Professor Jeremy Tavare, Director of the Elizabeth Blackwell Institute for Health Research and BristolBridge Co-Investigator, described how the BristolBridge project and funding came about. He gave particular credit to Dr Nina Couzin (the EBI Institute Manager) who co-ordinated the grant bid to the EPSRC 'Bridging the Gaps' programme and Collette Sheahan of the Research Development team in Research and Enterprise Development (RED) who was instrumental in identifying researchers from across the Bristol campus who were already engaged in aspects of antimicrobial resistance research. Collette also worked with Nina to identify those in the engineering and physical science domain who were potentially able to offer expertise to 'bridge the gaps' between their field and biomedical science. Prof. Tavare also praised the highly collaborative and collegiate research environment at Bristol. This helps to engender interdisciplinary research which will be the cornerstone of BristolBridge's mission to bring the engineering and physical science and the biomedical, clinical and veterinary communities together to try and tackle AMR in novel and potentially transformative ways. Prof. Tavare urged physical scientists who think their own expertise is not relevant to AMR research to re-think and not discount any idea they may have - all ideas are worthy of discussing with BristolBridge.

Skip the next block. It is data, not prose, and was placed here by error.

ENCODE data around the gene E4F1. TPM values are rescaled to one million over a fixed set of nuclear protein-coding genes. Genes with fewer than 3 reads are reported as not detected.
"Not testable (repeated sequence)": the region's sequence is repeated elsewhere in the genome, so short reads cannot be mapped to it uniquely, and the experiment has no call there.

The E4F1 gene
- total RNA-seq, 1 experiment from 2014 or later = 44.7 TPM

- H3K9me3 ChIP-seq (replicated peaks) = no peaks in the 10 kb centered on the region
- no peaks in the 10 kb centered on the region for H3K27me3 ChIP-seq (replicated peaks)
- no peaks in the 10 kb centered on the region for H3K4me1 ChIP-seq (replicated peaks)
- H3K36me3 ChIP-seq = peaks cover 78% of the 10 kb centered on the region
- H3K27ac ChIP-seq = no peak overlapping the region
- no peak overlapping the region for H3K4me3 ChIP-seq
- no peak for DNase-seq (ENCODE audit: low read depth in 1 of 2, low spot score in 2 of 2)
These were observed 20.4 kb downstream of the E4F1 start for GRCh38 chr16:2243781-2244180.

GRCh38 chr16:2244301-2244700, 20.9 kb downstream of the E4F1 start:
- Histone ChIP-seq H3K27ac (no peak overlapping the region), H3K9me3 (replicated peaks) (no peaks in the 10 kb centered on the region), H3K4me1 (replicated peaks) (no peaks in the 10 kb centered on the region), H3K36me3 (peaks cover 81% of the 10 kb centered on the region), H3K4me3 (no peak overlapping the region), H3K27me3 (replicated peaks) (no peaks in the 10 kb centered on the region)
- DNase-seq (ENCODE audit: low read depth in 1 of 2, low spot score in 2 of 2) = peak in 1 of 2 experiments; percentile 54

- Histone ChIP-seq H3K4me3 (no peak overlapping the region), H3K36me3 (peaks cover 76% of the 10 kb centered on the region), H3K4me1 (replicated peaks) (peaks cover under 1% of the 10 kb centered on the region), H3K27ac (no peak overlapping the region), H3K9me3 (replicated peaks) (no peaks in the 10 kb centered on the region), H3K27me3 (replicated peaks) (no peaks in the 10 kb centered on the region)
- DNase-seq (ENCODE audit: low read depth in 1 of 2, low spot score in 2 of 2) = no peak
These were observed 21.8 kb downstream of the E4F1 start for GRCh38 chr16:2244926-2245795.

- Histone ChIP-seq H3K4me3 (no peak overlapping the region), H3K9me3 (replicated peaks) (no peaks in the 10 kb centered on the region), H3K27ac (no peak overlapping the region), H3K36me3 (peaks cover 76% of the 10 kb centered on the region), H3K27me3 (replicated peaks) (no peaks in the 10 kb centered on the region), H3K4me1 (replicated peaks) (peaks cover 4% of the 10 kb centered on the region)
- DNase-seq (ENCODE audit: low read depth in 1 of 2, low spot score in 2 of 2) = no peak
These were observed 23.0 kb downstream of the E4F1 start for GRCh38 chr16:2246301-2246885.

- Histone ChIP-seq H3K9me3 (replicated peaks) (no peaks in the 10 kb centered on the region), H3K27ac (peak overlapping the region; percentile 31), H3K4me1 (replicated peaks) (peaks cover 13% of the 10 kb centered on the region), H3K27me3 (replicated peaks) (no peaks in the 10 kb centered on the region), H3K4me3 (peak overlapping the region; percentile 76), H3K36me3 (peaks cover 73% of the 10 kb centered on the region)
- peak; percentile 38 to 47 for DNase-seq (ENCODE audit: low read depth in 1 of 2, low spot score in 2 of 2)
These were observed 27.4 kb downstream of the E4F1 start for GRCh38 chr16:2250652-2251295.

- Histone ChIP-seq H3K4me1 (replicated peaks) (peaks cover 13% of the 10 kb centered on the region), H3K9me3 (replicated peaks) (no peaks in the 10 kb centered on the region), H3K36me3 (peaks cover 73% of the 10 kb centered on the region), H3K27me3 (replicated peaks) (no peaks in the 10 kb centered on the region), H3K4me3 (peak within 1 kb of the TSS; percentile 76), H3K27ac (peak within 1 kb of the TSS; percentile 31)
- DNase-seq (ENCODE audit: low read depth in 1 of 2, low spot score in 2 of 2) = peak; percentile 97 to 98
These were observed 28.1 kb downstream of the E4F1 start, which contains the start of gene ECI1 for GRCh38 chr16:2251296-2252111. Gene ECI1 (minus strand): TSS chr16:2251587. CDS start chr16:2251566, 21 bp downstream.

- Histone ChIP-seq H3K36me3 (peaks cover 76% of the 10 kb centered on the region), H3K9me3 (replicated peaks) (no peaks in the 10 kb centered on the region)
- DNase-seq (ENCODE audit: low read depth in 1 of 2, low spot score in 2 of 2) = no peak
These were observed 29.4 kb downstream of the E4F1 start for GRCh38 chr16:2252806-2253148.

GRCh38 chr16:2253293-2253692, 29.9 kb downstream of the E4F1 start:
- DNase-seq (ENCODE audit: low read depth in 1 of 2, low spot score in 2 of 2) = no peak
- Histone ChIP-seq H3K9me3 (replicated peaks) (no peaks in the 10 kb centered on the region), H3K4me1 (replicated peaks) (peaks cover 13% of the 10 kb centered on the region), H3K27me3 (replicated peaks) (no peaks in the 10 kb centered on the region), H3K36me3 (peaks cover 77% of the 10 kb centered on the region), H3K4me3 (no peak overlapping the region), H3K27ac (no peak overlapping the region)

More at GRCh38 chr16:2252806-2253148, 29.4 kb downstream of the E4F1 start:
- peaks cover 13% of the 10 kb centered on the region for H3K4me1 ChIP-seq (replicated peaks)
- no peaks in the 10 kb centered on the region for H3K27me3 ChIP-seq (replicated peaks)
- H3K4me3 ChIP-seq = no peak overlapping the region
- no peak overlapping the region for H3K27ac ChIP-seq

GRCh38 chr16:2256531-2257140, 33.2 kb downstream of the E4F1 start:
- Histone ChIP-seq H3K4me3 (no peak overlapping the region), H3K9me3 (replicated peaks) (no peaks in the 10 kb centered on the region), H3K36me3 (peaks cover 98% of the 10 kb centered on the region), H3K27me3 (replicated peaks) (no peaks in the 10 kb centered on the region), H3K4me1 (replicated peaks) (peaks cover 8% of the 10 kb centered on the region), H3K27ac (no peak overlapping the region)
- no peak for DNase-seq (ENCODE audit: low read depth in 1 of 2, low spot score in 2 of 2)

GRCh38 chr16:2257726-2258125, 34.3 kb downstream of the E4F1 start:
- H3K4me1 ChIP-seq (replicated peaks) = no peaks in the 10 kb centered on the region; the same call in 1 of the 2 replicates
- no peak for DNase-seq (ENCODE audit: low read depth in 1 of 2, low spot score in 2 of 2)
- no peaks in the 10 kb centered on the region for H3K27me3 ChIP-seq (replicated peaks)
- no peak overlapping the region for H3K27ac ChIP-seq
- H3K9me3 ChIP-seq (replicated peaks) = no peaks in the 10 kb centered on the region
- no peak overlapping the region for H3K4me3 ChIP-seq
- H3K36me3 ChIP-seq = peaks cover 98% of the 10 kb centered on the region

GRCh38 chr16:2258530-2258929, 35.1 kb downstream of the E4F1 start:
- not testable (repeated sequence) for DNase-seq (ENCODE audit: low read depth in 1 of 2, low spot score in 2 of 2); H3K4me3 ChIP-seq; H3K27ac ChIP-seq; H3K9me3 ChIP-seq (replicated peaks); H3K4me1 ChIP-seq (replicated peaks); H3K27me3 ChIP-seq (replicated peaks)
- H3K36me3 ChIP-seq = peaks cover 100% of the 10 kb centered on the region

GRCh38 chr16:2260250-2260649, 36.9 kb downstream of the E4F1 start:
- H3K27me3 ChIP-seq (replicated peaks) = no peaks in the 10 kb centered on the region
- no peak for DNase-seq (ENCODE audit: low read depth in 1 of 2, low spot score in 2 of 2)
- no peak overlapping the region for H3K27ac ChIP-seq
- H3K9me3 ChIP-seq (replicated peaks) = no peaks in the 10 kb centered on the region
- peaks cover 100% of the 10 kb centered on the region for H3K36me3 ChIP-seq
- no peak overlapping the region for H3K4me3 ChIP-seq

In Adrian Mulholland's address, he poignantly reminded us that the BristolBridge official launch was taking place on Remembrance Day and how World War 2 was the impetus for the dawn of the antibiotic era. To treat just one patient in 1942 took half the world's supply of penicillin but by 1945, 650 billion units of penicillin were produced per year saving over 100,000 lives in World War 2. In 1945 the chemical structure of penicillin was solved by Dorothy Hodgkin (the Chancellor of the University of Bristol between in 1970-1988) who went on to receive the Nobel Prize in Chemistry in 1964. Prof. Mulholland highlighted that the physical sciences such as chemistry, physics, X ray crystallography and quantum mechanics (developed by Paul Dirac, a Bristol alumnus and winner of the 1933 Nobel Prize) have contributed much to the science of antibiotic discovery and production. More recently, quantum mechanics/molecular mechanics (QM/MM, awarded the Nobel Prize in 2013) can be used to model enzyme catalytic mechanisms and Prof. Mulholland's group have shown how it can be used to determine penicillin breakdown by the TEM1 β-lactamase enzyme in penicillin-resistant strains of Escherichia coli (for a video, click here: https://www.youtube.com/watch?v=FRsjMm4eop4). This technique also offers a computational assay for carbapenemase activity in Carbapenem (the 'last resort' antibiotic) resistant strains of Enterobacteriaceae and as such, may be useful for assessing mutations and the design of future antibiotics.